2023 San Francisco Dialogue: The Metabolic Rift

Wednesday, June 21 through Friday, June 23, 2023
Cavallo Point Lodge & Virtual

Breakthrough Dialogue 2023: The Metabolic Rift

It is not a stretch to suggest that two biogeochemical transformations have underpinned all of global modernity - the movement of enormous amounts of fossilized carbon from the terrestrial Earth into the atmosphere and enormous amounts of nitrogen from the Earth’s atmosphere into terrestrial environments.

Industrialization required the use of power at levels far beyond that which animal metabolism could provide and in locations distant from easily captured wind and water power. Urbanization concentrated large populations in numbers that could not be fed locally and from which nutrients could not be easily returned to the sites of food production. Only with fossil fuels and industrial fertilizers were such social and economic transformations possible.

Fuel and fertilizer decoupled the provision of food, energy, and materials from the biomass based economy, liberating human societies from the malthusian limits that had theretofore constrained both the size of human populations and the material conditions in which they could live and allowing for extraordinary improvements to living standards and flourishing of both individual and collective human possibilities over the last 150 years.

The notion of the metabolic rift owes its provenance to Marx, who described a disruption in the “metabolic interaction between man and the Earth.” But it speaks to foundational questions about humans and the earth that are arguably more contested today than they were in Marx’s time. Can high energy societies of billions be sustained? Can we survive the loss of biodiversity and build up of waste and pollution that industrial modernity has wrought? Does the human future depend upon maintaining fragile ecosystems or robust human capabilities to remake our environments?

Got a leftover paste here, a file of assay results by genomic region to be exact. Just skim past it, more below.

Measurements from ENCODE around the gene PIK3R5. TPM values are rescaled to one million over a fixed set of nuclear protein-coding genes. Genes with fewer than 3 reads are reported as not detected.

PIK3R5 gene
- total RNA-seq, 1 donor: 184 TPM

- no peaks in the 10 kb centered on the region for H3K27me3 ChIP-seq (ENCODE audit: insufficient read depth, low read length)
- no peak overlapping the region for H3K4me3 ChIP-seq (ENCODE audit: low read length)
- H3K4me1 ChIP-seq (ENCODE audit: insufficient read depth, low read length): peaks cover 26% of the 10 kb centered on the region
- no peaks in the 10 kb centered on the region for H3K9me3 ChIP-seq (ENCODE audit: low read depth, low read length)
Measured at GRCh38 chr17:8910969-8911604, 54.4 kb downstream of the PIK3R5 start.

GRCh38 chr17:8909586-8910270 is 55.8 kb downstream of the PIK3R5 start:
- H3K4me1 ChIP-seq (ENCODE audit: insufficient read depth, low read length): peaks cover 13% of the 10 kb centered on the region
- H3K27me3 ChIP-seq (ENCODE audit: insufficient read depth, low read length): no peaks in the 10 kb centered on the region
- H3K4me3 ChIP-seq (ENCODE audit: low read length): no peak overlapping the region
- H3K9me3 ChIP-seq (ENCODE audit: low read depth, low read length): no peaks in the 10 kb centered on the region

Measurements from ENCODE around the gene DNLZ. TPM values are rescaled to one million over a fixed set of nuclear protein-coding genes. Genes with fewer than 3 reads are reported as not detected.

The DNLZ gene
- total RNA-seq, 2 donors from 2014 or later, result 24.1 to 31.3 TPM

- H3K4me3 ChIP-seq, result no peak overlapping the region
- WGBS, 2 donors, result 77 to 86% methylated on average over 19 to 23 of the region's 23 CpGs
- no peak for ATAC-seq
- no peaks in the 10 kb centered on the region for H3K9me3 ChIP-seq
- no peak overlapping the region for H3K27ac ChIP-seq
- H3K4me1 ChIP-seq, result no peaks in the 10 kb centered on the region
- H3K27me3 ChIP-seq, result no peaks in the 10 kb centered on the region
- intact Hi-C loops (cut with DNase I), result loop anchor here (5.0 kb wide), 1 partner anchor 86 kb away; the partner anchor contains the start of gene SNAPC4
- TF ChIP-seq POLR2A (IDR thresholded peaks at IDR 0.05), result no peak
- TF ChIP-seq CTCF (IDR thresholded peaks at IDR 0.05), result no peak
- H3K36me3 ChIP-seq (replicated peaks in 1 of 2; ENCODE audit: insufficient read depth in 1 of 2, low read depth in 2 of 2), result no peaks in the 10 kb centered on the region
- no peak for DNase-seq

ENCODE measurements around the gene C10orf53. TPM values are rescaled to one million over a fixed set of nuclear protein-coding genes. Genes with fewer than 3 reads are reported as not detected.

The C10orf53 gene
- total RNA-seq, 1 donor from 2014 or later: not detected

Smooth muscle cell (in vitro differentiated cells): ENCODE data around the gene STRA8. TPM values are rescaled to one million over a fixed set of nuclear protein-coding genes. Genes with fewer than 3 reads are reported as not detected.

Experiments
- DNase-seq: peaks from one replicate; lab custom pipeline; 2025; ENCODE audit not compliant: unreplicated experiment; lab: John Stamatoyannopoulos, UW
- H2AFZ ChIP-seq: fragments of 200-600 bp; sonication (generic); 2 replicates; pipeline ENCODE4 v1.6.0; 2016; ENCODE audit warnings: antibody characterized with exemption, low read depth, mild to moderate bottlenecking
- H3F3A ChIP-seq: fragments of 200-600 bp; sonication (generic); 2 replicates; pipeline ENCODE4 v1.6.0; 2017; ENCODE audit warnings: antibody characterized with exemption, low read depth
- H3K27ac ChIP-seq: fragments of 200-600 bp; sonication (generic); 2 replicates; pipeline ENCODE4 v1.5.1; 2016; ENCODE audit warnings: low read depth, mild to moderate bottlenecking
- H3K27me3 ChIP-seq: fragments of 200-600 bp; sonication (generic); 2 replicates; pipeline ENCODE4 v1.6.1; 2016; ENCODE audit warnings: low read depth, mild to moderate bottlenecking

That none of these debates can actually be resolved prospectively speaks to broader questions still. Are humans masters of the Earth or servants, fundamentally Earthbound beings or capable of transcending the limits of Earthly chemistry, biology, and physics? Must we colonize other worlds to assure the survival of the species? Might we transform ourselves, our anatomy, biology, and cognition into higher, perhaps eternal forms? Are we already doing so or do such claims reflect a denial of the fundamental human condition?

The edge cases frame the underlying political and philosophical commitments, how we orient ourselves towards change, uncertainty, human nature and human possibility. To celebrate the metabolic rift is to believe in material abundance as a normative end, a practical possibility, and a necessary precondition for humans to reach their full potential. To condemn it is to believe that the human spirit can only be authentically expressed when it is grounded, constrained, and tied to the Earth. In this Breakthrough Dialogue we explore the outer edge of these debates in order to sharpen our thinking about the central arguments and use the reductive and ad absurdum to help us think about how to navigate the emergent complexity that is the human present and future.

Professor of Plant Pathology, University of California, Davis
Professor, James Madison University; Writer
Science Writer and Journalist
Briefings Editor, the Economist
Assistant Professor, University of Exeter
Associate Professor, University of North Carolina, Wilmington
Writer, Aero Magazine
Associate Professor, Disaster and Emergency Management, York University
Auguste Comte Professor of Social Epistemology

Coming soon...